Tom Wrigglesworth is a quality name, too.

• I "took issue" with something a local newspaper columnist wrote about Joe Mauer and brain injuries, leading to City Pages' amusing recap and this brilliant "Douse Mauer in Gasoline and Chase Him with Matches" parody by Steve "Randball's Stu" Neuman.

• Speaking of which, one year ago Neuman wrote my favorite parody ever, including this opening line: "As night-life emissaries go, one could do better than Aaron Gleeman."

Maggie "Boss Lady Yung Mags" LaMaack is one of the most underrated writers in Minnesota, this time on the subject of using Tinder to date.

• The local chapter of the Baseball Writers Association of America gave Ron Gardenhire their "media good guy" award on his way out.

Andrew Friedman left the $50 million payrolls in Tampa Bay for the $250 million payrolls in Los Angeles and sent a goodbye letter to a Rays blog.

• I went to a high school journalism conference when the Final Four was here in 2001 and Bob Ryan's storytelling mesmerized me, so I enjoyed Grantland's profile of the Boston sportswriter.

• Believe it or not the Twins had many valuable players this season and I ranked them on my hypothetical team MVP ballot.

• Two all-time greats, Bill Murray and Howard Stern, had a nice long chat and it was very fun.

• You may not think so, but you'll definitely want to watch a little kid recreate Patrick Swayze's dance moves from the final scene of "Dirty Dancing":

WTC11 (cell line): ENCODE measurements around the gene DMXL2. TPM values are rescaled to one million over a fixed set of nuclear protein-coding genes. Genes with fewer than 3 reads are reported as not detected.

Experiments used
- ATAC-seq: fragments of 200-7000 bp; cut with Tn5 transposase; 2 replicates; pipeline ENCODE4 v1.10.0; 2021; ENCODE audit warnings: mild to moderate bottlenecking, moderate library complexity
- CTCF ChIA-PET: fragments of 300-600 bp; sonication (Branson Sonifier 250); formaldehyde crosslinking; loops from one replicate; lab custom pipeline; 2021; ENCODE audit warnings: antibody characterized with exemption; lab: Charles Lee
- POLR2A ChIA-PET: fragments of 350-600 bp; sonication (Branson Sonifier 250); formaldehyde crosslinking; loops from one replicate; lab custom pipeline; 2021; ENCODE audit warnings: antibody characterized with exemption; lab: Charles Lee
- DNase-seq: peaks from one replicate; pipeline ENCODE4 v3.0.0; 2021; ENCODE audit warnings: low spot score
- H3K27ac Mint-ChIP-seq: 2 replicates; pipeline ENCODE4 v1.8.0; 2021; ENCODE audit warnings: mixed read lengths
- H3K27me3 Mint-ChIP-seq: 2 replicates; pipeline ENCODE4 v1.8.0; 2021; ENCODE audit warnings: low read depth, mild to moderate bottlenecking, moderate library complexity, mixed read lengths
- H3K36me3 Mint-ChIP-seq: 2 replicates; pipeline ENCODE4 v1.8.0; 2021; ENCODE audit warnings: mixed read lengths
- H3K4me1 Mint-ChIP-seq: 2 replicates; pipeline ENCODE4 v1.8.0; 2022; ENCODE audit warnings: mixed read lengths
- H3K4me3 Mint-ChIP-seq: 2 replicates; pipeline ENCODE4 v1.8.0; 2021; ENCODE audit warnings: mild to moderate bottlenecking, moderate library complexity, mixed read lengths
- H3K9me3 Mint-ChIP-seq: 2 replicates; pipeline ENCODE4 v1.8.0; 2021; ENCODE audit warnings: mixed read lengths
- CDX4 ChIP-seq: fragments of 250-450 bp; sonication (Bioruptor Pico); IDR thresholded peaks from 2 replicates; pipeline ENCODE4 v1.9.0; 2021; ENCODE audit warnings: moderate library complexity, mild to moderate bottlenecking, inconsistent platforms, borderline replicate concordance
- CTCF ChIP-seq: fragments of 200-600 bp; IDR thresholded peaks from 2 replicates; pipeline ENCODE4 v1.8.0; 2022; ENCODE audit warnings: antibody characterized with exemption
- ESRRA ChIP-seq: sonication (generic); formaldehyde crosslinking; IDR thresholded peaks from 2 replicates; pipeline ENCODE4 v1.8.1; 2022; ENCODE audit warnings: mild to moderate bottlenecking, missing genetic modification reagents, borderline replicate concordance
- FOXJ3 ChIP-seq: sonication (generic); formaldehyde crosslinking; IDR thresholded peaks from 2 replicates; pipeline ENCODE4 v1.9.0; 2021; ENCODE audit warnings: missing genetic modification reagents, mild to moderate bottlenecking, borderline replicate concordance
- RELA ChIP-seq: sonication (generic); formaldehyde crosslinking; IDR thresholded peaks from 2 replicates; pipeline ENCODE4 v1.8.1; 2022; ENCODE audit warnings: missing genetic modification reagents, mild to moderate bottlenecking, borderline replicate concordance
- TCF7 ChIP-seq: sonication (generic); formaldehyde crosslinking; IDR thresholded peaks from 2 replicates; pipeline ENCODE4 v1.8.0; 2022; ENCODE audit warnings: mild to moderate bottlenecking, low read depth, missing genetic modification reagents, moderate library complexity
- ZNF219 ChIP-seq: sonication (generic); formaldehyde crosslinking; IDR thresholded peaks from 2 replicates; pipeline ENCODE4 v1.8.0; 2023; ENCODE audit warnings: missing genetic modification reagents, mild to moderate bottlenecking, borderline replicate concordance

I can do the same thing, except with Elaine Benes' dance moves in "Seinfeld."

Dax Shepard is one of the most underrated actors/funny people around and he was predictably funny/charming chatting with Marc Maron.

• I spent a week reading "Gone Girl" and wherever I put it down--on the bed, on the floor, on random places around the house--she immediately slept on it.

• On a related note, my power rankings of David Fincher movies:

1. "Seven"
2. "Fight Club"
3. "The Social Network"
4. "The Curious Case Of Benjamin Button"
5. "The Game"
6. "Gone Girl"
7. "The Girl With The Dragon Tattoo"
8. "Panic Room"
9. "Zodiac"
10. "Alien 3"

I apologize in advance for not liking "Zodiac" more. I realize that will bother many people.

J.J. Hardy, whom the Twins basically gave away to the Orioles in 2011, signed a three-year, $40 million contract extension to remain in Baltimore.

• Thrilled that Tom Scharpling is bringing back "The Best Show" after reconsidering retirement.

• I agree with Rick Nelson's review in the Minneapolis Star Tribune: Libertine has quickly become one of my favorite restaurants for dinner and brunch.

• Some of this week's weird and random search engine queries that brought people here:

- "Man who couldn't stop laughing at his own twin"
- "Sweet Martha's Cookies revenue"
- "Sylvester Stallone young beard"
- "What will happen to Rick Anderson?"
- "Jerome Felton's girlfriend"
- "What was Aaron Burr's sidekick's name?"
- "Jon Taffer pumpkin carving stencil"
- "Naked twins"

• Finally, this week's AG.com-approved music video is "Take Me To Church" by Hozier:

October 9, 2014

My hypothetical Twins MVP ballot

Brian Dozier and Danny Santana